Making media auditors the policemen is a very bad idea – because they’re not neutral. A media auditor who says “Your agency is doing a bang-up job, don’t change a thing” will soon be out of business. A media auditor who points out problems, areas for improvement and offers more consulting hours to diagnose the problem does much better. A media auditor who rings alarm bells and calls a pitch does best of all.

So, in summary:

1. You want transparency? Fine, then don’t ask for price guarantees (conversely, you want a guaranteed price? Then don’t ask for transparency and plan on changing your media agency every year). Participate in the media buying process, be invested in the outcome, be a partner, not a pain in the ass.

2. Stop wasting money on media auditors – use the money to reward your poor, hard-working agency for their efforts.

3. Stop acting surprised when people produce voluminous reports to say “agencies are keeping money from their clients”. Of course they are, did you not know that already? Of course it’s bad, but you contributed to the pressures that made that happen. Now think about what you can do to make  it better.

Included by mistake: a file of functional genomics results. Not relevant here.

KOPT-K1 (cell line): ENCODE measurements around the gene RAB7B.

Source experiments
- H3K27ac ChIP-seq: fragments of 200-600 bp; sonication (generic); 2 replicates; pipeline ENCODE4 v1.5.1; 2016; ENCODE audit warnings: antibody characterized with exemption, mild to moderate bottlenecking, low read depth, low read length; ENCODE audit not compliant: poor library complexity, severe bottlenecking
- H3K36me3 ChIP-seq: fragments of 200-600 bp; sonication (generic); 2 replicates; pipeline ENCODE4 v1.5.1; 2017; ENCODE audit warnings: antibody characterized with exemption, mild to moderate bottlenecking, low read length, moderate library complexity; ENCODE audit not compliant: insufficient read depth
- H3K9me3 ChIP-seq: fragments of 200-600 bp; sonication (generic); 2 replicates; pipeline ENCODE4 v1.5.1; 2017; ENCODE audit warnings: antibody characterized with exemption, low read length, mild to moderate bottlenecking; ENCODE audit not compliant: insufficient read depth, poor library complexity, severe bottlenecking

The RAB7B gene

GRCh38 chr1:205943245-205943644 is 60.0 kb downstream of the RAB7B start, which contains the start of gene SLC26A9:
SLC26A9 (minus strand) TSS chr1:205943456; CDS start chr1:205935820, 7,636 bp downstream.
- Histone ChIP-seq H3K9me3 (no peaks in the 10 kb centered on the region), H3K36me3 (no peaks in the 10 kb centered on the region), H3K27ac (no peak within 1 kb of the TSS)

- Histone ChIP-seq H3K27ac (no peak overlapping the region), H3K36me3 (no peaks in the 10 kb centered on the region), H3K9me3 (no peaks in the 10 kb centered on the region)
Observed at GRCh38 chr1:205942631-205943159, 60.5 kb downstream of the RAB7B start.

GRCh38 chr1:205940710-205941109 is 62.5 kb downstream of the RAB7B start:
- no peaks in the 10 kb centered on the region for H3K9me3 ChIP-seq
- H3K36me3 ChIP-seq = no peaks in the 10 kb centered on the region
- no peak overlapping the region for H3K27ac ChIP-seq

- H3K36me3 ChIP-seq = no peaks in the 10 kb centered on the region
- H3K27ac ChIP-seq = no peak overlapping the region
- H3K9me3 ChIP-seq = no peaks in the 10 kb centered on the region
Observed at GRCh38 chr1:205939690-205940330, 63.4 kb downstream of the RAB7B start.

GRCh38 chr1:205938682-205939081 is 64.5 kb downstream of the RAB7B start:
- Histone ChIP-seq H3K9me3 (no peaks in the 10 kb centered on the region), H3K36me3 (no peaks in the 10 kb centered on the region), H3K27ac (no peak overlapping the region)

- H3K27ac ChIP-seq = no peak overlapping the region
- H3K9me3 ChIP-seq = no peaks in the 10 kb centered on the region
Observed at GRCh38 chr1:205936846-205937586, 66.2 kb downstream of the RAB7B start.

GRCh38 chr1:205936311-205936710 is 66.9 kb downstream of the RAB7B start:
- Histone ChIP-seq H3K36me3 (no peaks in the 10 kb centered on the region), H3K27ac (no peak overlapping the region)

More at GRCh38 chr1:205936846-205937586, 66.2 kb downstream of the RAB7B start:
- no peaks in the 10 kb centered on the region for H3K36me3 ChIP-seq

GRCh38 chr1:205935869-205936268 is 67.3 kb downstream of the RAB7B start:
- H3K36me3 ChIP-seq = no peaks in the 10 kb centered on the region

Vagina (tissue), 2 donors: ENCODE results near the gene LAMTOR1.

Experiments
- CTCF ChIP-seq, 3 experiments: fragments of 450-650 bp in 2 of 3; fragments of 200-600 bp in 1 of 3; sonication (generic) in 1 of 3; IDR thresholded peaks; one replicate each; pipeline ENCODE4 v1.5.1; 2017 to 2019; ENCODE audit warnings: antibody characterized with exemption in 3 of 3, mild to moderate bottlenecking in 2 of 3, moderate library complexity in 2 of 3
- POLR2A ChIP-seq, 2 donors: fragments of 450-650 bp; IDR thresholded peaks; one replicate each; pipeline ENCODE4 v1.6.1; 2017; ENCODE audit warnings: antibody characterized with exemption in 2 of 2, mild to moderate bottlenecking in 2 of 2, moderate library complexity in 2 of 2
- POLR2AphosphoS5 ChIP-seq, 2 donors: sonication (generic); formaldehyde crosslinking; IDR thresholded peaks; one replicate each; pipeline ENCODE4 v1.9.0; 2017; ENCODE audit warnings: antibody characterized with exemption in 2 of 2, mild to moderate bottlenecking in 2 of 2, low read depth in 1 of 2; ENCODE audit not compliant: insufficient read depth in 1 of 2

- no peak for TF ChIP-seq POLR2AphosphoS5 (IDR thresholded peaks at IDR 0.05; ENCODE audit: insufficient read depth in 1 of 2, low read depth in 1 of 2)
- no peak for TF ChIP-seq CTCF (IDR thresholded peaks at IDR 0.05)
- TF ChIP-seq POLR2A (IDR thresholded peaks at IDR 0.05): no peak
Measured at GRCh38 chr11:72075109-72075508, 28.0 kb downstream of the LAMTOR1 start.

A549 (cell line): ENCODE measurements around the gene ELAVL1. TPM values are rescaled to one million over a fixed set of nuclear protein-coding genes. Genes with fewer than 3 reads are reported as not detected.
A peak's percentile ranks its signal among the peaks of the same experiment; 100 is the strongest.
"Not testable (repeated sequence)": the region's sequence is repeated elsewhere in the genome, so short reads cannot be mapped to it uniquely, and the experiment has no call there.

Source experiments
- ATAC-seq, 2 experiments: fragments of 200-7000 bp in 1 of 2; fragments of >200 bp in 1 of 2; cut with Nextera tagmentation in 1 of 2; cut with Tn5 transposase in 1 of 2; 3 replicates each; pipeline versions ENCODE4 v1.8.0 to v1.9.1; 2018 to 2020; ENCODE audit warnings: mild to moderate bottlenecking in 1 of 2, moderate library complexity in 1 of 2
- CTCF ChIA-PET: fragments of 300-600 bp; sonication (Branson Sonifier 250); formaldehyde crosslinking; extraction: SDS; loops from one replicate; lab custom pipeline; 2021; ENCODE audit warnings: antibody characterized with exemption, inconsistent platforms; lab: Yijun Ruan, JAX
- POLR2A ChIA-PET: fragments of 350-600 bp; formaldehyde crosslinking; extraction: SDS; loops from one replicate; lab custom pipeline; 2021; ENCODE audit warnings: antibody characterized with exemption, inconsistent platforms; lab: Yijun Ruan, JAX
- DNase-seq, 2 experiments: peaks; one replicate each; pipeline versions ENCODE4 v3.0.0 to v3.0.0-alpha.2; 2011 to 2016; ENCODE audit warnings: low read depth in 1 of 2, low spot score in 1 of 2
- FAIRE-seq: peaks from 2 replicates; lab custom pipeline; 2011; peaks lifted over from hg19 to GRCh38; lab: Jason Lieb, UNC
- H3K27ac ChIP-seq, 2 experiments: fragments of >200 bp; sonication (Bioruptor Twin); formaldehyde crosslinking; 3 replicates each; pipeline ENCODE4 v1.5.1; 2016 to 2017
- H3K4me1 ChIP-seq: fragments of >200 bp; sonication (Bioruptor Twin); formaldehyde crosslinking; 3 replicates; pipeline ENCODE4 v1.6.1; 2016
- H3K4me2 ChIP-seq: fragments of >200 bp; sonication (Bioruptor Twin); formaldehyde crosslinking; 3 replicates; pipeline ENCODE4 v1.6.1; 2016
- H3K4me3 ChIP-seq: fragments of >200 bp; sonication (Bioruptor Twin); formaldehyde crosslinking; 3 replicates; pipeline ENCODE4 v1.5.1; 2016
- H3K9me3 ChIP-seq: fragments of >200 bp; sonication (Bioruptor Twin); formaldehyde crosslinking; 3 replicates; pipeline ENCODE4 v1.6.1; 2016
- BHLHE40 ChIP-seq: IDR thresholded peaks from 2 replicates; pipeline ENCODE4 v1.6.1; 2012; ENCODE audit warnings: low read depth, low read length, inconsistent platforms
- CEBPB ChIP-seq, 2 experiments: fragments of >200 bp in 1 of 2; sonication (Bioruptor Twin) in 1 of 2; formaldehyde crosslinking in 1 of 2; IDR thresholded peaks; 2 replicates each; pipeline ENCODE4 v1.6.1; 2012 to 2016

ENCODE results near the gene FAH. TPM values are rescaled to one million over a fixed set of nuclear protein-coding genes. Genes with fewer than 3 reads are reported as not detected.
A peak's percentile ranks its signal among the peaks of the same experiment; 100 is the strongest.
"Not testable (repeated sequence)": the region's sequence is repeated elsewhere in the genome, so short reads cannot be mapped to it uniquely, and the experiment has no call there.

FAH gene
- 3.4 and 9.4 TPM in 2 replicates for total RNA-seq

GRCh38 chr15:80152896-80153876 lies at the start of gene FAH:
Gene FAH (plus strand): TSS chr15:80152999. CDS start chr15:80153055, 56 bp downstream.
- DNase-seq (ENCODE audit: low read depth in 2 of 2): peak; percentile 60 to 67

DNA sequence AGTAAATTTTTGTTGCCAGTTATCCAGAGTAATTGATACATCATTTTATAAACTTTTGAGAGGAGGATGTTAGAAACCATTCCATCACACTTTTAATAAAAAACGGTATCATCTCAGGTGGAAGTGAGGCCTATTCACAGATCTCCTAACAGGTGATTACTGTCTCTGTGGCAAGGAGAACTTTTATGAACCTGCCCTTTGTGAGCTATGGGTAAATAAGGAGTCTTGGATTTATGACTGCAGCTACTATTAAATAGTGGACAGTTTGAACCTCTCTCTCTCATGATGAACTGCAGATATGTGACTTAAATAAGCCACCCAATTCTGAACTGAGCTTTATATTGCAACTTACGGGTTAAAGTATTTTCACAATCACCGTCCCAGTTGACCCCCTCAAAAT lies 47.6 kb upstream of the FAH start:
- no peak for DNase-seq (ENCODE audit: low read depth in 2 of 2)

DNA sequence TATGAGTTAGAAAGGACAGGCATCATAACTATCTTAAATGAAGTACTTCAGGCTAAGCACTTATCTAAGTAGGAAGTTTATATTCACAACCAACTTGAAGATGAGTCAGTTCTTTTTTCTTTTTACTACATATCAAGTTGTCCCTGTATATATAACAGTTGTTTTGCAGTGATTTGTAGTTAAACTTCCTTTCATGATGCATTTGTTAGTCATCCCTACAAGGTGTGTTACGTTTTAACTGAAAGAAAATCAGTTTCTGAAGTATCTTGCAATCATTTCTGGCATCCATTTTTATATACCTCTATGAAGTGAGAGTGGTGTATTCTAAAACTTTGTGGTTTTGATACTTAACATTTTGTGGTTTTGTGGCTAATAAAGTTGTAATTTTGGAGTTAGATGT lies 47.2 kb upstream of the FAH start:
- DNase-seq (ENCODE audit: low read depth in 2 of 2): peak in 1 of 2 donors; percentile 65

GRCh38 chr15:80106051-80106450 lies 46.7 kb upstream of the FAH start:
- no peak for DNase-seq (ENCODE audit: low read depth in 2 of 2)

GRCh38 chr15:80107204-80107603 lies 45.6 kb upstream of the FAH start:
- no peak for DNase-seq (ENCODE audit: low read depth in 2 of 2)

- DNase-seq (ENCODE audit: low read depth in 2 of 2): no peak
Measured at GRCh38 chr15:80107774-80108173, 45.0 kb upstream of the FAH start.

Of course, agencies are far from blameless in this whole thing. Pitching business at rates they can’t really attain, undercutting each other and enabling the greed of client purchasing departments… you made your own bed boys and girls, you contributed to this situation too. It’s not that hard to change it – it starts with trying to have a real relationship with your client – tell them about your business and what it would take to be truly transparent with them. Say no to pitches which are all about filling up numbers in an excel spreadsheet (giving enemas to very small flies, in my book).

That’s what it boils down to, ultimately – creating a real partnership. Partners don’t exploit each other, threaten each other with breaking the partnership for small problems or quietly do things behind their partner’s backs, hoping not to get caught.

D. Sriram is COO of mobile ad platform VPon. In his career, he was APAC CEO of Starcom MediaVest Group and COO of Aegis Media China. This article first appeared on LinkedIn.